Solar System

(The Furnace)      

Many of the southern constellations were devised in more recent times when the explorers of northern countries journeyed to map out the parts of the world that were unknown to them. Because of this, most of the southern constellations represent technology or machines that were from that time. In contrast, the northern constellations were devised by ancient civilisations at a time when myths and legends about gods and heroes were prevalent. This is why most northern constellations have an interesting backstory.

The story about Fornax is that it was invented by Nicolas Louis de Lacaille in 1752 to honour the beheading of the chemist Antoine Lavoiser during the French Revolution.

Even though it is southern, some of its deep sky objects can be seen in the north although near the horizon rather than high in the sky where there is less atmosphere for the light to penetrate. There are many weird bizarre galaxies as well as the giant barred spiral NGC 1365 that some consider to be the greatest barred spiral in the sky.

NGC 1365:
A hugely venerable barred spiral galaxy, many regard it to be the greatest of its type. A behemoth of a galaxy, it is so large that it spans 200 000 light years at a distance of about 60 million light years! It is a member of the Fornax galaxy cluster and is incredibly active. Two dark brown dust lanes swirl around a very energetic nucleus that is very likely to contain a supermassive black hole. Evidence for NGC 1365 being abnormally active is the detection of radio and x-ray jets emitted by the core region.
NGC 1360:

A highly enchanting planetary nebula, NGC 1360 is another giant amongst the many galaxies of Fornax as it is very large in size. It is likely to be the largest southern planetary nebula.

It has an amorphous shape and was only found to be a planetary when it was analysed and doubly ionised oxygen was detected. The oxygen gives the shell a wondrously vivid turquoise colour.

A bizarre aspect to NGC 1360 is a jet of material emanating from the northern part. The general consensus is that this is gas ejected by the central star prior to morphing into its current state.

NGC 1316-7:

One of many radio sources in the sky, NGC 1316 is an extremely disturbed elliptical galaxy that is currently merging with a spiral galaxy. This merger has caused concentric shells of gas and stars to ripple outwards as well as distorting the smaller NGC 1317 above it. These qualities are sufficient enough for it to have been classed as peculiar by Halton Arp, it has the alternative designation of Arp 154.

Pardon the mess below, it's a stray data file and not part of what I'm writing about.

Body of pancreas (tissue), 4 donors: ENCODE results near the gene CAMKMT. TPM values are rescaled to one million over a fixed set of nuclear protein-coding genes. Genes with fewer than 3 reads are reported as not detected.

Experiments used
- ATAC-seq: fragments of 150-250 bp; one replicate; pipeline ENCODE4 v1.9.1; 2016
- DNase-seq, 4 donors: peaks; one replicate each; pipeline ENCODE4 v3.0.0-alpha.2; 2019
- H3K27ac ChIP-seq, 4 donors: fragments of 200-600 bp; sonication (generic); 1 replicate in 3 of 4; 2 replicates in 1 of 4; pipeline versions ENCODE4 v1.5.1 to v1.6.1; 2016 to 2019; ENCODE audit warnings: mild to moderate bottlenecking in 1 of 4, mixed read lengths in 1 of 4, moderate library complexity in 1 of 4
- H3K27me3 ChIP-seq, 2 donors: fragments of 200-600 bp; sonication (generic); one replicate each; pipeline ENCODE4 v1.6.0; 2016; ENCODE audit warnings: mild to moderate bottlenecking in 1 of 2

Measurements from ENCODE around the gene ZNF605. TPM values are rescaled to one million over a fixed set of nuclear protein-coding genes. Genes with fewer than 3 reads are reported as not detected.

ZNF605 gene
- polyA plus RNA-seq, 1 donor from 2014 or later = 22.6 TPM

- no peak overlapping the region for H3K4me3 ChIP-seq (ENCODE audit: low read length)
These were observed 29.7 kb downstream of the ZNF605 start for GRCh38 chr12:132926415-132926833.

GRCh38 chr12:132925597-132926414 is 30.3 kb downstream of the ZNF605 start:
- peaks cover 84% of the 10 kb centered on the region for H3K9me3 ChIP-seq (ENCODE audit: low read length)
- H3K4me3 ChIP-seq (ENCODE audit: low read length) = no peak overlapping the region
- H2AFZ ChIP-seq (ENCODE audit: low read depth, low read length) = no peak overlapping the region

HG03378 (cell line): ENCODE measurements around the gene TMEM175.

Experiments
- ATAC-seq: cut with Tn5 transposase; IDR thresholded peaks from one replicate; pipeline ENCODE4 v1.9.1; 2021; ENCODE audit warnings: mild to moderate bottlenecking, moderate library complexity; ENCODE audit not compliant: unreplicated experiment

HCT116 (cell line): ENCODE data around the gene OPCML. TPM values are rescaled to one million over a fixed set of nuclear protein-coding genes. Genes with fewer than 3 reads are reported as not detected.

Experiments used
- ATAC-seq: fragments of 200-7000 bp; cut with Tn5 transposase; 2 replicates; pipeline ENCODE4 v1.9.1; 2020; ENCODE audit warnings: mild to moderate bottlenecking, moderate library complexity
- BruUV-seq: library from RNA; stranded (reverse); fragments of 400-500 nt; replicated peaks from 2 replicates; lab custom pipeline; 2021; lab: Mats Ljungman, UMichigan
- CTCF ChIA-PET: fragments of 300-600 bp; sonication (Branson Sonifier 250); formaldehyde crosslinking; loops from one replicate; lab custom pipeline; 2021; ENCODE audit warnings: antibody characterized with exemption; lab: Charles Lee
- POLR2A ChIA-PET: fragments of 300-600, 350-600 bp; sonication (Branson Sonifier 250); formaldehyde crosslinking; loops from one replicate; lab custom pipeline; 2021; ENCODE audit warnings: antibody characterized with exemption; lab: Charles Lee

Scientific observations have detected enormous lobes visible in radio waves. Because it is a radio source, it is also called Fornax A. Another southern galaxy with these is Centaurus A.

NGC 1097:

Another barred spiral, the difference between this and the more popular NGC 1365 is that it has weak flimsy spiral arms. They accentuate the dazzling bar that has a black hole at the centre, the effects of this can be seen as rivers of dust twirling towards the core. The black hole is very energetic as four jets of gas blasting outwards into space were discovered in 1975.

The edges of the bar and the areas where the bar and spiral arms meet up are home to multiple sites of star formation. This is most likely to be caused by the interaction with the galaxy's elliptical companion NGC 1097A. The effects of the interaction are strongly felt by NGC 1097, the spiral arm that faces the companion is more distorted than the other one. Due to this interaction, Halton Arp considered this galaxy to be peculiar and put it in his Arp Atlas at number 77.

Fornax Dwarf:

Discovered in 1938 by Harlow Shapley, this dwarf spheroidal galaxy is fairly unremarkable except for one fact, it is home to the brightest extragalactic globular cluster after NGC 1850 in the LMC.

NGC 1049, a magnitude 12.7 globular is one of six that were found in this galaxy. Large telescopes are required to resolve it into stars and it is possible to see at least three of the others. Surprisingly, NGC 1049 is actually brighter than its host galaxy and was discovered more than 50 years prior to the discovery of the galaxy.

Extragalactic globulars are great challenge objects for experienced observers. They are extremely difficult to find and very detailed finder charts are a must have as they look like stars due to the vast distances of the galaxies that contain them. Galaxies that contain extragalactic globulars that are brighter than magnitude 20 include the Andromeda Galaxy, Triangulum Galaxy, NGC 2403 in Camelopardalis and another dwarf galaxy, the Wolf Lundmark Melotte galaxy in Cetus.

NGC 1365    
NGC 1365 is an exquisite barred spiral galaxy that is visible to southern observers. It is one of the largest and is considered as one of the best alongside NGC 1300.
Image copyright R. Gendler